Politics

The economy - and easy credit

From the AK archive: MOST of what little knowledge I have about economics has been gleaned from colleagues and contacts down the years, together with a bit of reading. The result is a strange brew in which the chief ingredient is confusion. I take comfort from the fact that I do not seem to be alone; our policy-makers often seem just as muddled.


Read more: The economy - and easy credit

Drinking with the Scottish Lords

The House of Lords remains an amiably dotty place. We are at dinner with the Scottish peers, an annual affair to which I am from time to time lucky enough to be invited. It is a very enjoyable evening, especially because they don't allow speeches. Instead civilised conversation is the rule.

Read more: Drinking with the Scottish Lords

On inflation

THE barber paused in mid-snip when the radio interrupted its nonstop pop to announce that interest rates had gone to 15%. That's a pound on the price of the haircut, he said. By the following lunchtime the proprietor of a local restaurant was expressing great relief at the news that the 10% rate had been restored. We're all working for the banks now; and many people are running to stand still.

That evening I was sitting at dinner with a leading member of the financial and business community, a pillar of the London Stock Exchange. He startled me by saying that what this country needed was a little inflation.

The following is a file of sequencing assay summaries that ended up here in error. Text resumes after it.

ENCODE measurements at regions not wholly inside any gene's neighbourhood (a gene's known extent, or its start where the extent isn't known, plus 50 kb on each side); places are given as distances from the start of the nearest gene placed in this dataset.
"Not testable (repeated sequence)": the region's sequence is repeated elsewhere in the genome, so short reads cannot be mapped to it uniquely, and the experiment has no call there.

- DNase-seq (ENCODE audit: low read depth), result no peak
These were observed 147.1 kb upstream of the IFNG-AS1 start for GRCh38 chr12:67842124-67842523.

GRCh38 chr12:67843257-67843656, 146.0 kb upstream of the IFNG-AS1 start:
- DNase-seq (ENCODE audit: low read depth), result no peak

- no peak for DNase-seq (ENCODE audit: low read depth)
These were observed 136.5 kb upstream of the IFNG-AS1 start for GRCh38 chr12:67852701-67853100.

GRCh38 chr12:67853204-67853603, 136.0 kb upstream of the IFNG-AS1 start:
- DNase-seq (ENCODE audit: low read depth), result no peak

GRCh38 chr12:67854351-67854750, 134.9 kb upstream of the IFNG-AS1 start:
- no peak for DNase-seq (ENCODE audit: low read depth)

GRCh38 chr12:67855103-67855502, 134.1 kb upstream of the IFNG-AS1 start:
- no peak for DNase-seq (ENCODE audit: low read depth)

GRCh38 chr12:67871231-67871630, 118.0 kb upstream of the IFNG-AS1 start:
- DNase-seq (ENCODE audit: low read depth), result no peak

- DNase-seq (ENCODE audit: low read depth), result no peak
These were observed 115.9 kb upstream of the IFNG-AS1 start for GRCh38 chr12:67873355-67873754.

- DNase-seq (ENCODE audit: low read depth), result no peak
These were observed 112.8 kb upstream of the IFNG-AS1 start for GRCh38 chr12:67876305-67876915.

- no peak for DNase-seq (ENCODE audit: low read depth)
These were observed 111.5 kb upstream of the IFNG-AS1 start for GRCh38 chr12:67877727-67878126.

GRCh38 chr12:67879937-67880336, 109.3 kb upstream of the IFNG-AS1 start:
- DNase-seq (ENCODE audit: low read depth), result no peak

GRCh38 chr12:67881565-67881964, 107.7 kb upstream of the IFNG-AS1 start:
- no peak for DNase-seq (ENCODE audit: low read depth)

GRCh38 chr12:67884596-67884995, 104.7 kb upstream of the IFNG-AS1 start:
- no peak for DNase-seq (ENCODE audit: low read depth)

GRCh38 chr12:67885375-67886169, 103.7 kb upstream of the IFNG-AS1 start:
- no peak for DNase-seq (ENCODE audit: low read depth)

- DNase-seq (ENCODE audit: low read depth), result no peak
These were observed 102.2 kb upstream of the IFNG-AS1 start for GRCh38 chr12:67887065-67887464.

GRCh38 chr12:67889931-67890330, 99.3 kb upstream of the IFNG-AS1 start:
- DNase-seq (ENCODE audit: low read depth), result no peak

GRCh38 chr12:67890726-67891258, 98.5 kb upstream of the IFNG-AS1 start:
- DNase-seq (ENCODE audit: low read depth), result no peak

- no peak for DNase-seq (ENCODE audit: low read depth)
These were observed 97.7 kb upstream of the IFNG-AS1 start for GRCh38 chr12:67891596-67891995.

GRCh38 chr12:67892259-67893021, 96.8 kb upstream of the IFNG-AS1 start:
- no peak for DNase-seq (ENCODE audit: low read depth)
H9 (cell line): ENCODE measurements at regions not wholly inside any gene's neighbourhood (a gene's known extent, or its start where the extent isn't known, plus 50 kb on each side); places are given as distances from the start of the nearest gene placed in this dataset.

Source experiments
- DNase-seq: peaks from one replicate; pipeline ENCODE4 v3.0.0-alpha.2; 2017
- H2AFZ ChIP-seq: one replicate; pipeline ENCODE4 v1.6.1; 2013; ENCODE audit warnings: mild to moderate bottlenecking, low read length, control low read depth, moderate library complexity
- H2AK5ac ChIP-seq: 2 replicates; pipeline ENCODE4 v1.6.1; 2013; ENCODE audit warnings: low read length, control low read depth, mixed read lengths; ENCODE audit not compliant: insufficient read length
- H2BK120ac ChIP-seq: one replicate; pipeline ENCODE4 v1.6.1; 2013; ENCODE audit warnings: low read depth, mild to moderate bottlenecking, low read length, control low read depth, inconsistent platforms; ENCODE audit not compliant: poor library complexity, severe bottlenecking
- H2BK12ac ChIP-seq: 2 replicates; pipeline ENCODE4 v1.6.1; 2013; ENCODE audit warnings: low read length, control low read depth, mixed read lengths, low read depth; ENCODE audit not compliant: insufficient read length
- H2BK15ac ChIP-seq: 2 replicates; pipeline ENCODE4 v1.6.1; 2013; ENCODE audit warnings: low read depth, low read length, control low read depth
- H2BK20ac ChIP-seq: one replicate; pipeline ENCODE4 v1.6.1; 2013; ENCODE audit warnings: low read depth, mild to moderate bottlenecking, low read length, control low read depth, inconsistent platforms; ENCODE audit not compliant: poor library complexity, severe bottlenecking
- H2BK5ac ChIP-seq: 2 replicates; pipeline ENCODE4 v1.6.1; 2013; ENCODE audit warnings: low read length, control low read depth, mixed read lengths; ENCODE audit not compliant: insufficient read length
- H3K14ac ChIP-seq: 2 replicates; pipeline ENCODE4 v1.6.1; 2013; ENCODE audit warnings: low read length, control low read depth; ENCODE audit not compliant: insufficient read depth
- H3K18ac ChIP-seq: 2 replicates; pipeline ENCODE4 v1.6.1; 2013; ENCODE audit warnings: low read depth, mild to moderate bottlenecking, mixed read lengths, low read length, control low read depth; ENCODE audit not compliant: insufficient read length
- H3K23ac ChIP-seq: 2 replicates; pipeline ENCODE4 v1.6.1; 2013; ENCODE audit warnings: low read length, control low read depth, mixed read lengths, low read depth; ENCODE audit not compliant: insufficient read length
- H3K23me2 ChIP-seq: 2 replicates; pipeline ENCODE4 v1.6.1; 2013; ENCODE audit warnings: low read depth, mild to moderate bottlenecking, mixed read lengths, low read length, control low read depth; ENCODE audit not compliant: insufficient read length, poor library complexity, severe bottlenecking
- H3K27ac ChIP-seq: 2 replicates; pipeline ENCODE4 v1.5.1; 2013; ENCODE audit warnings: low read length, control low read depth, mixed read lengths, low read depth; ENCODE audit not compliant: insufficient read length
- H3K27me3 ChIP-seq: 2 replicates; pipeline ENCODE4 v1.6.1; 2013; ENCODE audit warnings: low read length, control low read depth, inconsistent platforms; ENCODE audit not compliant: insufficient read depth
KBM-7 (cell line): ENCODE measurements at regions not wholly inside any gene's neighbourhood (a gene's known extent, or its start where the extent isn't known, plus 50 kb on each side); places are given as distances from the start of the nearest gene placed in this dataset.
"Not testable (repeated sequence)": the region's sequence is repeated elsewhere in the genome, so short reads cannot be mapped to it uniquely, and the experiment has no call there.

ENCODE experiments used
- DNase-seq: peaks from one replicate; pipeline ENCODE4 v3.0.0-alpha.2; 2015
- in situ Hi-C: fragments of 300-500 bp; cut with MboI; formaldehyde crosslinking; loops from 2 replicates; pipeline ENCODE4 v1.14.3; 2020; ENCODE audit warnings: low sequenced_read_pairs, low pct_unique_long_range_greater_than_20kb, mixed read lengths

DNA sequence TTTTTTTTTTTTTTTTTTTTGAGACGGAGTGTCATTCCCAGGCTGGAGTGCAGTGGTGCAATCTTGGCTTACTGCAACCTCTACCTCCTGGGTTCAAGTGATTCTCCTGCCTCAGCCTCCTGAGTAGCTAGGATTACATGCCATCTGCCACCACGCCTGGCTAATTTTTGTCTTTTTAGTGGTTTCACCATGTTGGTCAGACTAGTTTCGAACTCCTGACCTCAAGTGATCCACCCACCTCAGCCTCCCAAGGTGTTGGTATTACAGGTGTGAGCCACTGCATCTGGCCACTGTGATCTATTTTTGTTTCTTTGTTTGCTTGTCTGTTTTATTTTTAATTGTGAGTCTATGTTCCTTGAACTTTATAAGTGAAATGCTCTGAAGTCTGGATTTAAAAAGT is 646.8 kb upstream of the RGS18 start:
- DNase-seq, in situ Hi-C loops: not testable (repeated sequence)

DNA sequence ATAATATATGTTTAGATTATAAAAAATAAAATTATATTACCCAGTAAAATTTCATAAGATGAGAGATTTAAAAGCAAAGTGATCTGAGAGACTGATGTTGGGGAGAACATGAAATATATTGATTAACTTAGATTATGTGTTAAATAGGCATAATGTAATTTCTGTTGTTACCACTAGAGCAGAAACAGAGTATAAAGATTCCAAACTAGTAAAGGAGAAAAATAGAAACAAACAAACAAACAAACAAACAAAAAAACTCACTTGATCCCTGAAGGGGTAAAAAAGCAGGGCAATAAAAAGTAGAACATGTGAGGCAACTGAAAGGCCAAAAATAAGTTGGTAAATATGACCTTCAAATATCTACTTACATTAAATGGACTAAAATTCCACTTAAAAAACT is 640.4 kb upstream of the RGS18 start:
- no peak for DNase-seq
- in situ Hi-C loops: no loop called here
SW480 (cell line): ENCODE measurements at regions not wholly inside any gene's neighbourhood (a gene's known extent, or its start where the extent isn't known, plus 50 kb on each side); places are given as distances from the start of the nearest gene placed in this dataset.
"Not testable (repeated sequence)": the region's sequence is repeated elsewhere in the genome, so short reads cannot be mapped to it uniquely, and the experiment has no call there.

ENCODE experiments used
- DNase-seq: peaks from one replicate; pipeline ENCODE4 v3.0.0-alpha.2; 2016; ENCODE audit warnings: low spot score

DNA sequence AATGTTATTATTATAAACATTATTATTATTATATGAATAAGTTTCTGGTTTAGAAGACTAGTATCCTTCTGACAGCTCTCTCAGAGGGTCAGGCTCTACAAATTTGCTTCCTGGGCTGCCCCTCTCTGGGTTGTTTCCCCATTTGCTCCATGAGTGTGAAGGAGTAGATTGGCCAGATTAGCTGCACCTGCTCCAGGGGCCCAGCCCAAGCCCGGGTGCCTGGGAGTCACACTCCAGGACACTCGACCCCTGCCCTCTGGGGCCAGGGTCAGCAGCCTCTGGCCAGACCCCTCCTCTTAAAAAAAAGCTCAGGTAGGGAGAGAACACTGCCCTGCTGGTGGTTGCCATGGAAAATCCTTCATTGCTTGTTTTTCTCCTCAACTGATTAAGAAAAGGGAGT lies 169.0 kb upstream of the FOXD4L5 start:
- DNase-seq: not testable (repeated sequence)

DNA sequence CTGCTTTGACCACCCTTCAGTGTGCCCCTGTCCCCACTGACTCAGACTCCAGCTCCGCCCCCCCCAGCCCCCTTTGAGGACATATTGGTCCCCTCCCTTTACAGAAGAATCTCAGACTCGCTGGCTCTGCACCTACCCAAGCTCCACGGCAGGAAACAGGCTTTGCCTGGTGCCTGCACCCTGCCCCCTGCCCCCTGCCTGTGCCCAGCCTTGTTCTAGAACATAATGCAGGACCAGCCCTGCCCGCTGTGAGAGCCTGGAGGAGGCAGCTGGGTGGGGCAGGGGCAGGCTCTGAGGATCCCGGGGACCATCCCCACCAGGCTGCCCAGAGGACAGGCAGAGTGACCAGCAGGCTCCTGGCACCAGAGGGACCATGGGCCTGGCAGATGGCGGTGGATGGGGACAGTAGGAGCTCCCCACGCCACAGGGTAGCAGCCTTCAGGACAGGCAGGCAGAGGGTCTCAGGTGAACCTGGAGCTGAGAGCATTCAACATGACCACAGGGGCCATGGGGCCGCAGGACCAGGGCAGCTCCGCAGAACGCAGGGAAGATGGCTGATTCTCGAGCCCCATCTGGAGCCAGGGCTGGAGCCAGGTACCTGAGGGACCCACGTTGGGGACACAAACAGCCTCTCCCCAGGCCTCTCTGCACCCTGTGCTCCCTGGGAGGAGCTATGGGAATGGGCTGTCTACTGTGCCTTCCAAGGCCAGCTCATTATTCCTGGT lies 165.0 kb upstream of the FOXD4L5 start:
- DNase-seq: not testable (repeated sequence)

Read more: On inflation

The fragmentation o the labour market

...Since the war we have, of course, lived through changes which were retarded by various conservative forces, such as managerial inertia and trade union immunities, but not ultimately denied. Our heavy industries have been in decline for a very long time (in Glasgow since before the First World War).

More recently, the drive for profitability in newly competitive arenas which have been privatised or liberalised, together with increased exposure to international competition and the introduction of new technologies, has been squeezing labour out of the system.

This process was masked by the boom in the service industries in the eighties which, as it turned out, was insecurely based on a credit binge. Had the IRA succeeded in blowing up the tower at Canary Wharf, there would have been gratitude in surprising places.

Read more: The fragmentation o the labour market